15 August 2018

The so-called Hard Problem

Philosophers make a big deal of the Hard Problem of Consciousness. This is the problem of what it is like to be a conscious person from a point of view other than our own. We know our own minds, but we cannot know other minds.

But note that this is a problem of what can be known. In the jargon it is an epistemic problem. If we try to explain this in terms of what exists (or ontology) without reference to what can be known, then we usually say stupid things.

For example, David Chalmers, the young philosopher who in 1995 outlined the Hard Problem for the first time, in 1996 proposed a subtle form of mind-body dualism as a "solution". And since then has dabbled in all kinds of ontologies that don't solve the problem.

Consider that bees can see ultraviolet light and humans cannot. We will never know what it is like to see ultraviolet light. Even though we have cameras that sense ultraviolet light and feed it back to us a visible light. In the end our eyes only physically sense visible light and our brains are only equipped to process nerve impulses from our eyes.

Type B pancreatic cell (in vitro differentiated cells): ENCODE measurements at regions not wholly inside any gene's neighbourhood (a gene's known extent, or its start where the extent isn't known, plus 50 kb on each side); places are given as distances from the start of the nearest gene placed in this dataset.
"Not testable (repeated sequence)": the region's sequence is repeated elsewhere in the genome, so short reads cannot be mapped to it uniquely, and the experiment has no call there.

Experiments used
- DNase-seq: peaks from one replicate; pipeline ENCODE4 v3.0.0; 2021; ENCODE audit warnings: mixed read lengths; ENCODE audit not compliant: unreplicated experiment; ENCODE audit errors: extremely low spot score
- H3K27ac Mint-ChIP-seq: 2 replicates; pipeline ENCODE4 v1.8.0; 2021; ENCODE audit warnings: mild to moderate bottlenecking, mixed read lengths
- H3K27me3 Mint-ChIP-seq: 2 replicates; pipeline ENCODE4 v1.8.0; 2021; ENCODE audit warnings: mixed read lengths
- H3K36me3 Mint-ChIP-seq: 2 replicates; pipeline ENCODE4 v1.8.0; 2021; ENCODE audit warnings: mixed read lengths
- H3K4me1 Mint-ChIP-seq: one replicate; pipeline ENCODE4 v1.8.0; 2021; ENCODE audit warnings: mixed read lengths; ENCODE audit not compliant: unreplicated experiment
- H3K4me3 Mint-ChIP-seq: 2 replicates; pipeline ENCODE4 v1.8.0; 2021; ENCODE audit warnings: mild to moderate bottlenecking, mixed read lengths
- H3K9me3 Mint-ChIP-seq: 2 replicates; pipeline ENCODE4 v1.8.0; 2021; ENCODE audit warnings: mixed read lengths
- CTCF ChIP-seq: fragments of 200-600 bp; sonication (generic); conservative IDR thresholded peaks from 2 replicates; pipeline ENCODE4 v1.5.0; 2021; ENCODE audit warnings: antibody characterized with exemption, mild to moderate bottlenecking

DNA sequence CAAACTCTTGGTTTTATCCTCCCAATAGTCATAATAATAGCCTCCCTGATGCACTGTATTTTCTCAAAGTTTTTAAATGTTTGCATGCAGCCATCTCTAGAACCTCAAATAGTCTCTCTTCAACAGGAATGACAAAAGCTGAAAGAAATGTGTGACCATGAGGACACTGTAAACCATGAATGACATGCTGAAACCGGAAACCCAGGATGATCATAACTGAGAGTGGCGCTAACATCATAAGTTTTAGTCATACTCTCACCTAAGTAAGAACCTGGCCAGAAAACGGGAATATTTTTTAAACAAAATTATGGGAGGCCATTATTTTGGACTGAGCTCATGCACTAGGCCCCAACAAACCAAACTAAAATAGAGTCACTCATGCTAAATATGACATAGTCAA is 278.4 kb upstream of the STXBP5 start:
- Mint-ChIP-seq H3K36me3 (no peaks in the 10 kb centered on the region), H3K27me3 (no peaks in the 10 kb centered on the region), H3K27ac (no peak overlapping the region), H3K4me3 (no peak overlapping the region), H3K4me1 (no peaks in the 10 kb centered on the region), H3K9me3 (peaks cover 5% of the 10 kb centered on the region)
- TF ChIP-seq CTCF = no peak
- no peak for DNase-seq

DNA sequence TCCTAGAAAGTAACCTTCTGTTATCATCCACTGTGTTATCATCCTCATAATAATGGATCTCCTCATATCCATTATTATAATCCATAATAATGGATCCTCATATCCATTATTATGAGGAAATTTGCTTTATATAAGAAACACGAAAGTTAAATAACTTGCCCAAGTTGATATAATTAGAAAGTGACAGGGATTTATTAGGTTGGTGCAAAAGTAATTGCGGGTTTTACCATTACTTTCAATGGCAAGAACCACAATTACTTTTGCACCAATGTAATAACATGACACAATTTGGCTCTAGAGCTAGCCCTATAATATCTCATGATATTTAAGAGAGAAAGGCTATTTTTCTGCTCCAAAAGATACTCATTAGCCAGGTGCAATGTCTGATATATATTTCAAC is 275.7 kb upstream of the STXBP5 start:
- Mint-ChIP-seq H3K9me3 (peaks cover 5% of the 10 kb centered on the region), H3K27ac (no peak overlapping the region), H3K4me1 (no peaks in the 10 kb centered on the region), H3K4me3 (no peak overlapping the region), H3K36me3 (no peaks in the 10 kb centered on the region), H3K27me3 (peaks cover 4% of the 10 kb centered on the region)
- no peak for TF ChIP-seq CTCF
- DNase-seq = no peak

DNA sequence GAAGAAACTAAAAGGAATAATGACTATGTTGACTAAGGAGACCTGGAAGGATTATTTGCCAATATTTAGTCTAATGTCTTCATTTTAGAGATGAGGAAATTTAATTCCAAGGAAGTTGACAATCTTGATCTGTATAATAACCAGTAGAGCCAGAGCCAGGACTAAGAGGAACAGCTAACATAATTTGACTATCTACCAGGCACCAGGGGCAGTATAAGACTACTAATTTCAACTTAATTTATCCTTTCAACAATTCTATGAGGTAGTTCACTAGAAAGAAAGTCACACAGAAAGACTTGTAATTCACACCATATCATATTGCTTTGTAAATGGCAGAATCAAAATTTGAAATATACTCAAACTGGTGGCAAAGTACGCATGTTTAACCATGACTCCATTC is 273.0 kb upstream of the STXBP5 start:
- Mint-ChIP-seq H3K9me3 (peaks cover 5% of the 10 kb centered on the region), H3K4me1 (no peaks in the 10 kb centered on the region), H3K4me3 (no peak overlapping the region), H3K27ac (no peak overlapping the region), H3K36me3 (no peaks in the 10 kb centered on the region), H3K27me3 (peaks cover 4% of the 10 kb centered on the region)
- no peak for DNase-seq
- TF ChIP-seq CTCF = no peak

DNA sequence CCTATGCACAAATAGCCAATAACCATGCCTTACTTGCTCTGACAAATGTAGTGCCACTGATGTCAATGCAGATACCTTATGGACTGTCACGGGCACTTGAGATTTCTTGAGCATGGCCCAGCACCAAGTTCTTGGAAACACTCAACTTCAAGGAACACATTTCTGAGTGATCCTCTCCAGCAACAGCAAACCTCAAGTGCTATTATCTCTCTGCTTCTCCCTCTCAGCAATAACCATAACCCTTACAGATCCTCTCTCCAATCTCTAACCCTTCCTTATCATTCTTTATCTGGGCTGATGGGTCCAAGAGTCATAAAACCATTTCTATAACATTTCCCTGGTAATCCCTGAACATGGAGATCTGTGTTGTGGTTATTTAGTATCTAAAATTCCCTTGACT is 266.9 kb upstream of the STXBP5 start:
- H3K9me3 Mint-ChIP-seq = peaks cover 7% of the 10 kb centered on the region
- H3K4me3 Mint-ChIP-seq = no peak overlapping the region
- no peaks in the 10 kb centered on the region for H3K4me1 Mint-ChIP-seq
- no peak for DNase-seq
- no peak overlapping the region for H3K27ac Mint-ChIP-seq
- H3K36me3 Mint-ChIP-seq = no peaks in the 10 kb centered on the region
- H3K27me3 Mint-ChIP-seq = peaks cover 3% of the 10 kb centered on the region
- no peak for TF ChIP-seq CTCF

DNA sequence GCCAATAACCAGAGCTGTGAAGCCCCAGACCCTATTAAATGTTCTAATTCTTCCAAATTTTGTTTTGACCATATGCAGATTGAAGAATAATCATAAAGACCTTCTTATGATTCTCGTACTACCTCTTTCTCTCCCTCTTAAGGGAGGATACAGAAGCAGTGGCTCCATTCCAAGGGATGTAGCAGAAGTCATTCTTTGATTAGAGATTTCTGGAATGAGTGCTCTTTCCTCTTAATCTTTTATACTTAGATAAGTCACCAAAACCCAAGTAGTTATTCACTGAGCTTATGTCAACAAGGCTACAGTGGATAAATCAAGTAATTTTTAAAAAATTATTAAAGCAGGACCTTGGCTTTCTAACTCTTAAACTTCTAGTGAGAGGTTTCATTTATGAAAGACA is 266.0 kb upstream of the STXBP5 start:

So there is a Hard Problem here also. We simply lack the apparatus to ever know what it is like to see ultraviolet light. We will never know.

But the solution to this problem is not to propose that ultraviolet light is a different kind of stuff. We know that radiation comes in wavelengths from sub-millimetre to kilometers. Ultraviolet light is clearly part of a spectrum of electromagnetic radiation and differs only in wavelength.

We don't need to redesign the entire universe in order to account for not being able to see UV light. Our eyes are not sensitive to it. And that is the end of the story until someone engineers an eye that is responsive to those frequencies and a brain that can make sense of nerve impulses from such eyes.

Epistemology, what can be known, is always limited. In this sense it is a domain to be described rather than a problem to be solved. Some things will always be beyond our knowledge or understanding. There is the universe and then the observable universe: the former may be infinitely bigger than the latter, but we'll never know.

So the question is not how do we solve the Hard Problem. There are stupid questions and this is one of them. It is a stupid question because it elicits stupid answers, mainly in the realm of ontology.

A non-stupid question is, "What can we know about other minds?" Or better, "How do we know about other minds?" We know by observation and inference - the same way we know anything at all about the world beyond ourselves. And, very importantly, we compare notes. What we can know is the dispositions of others.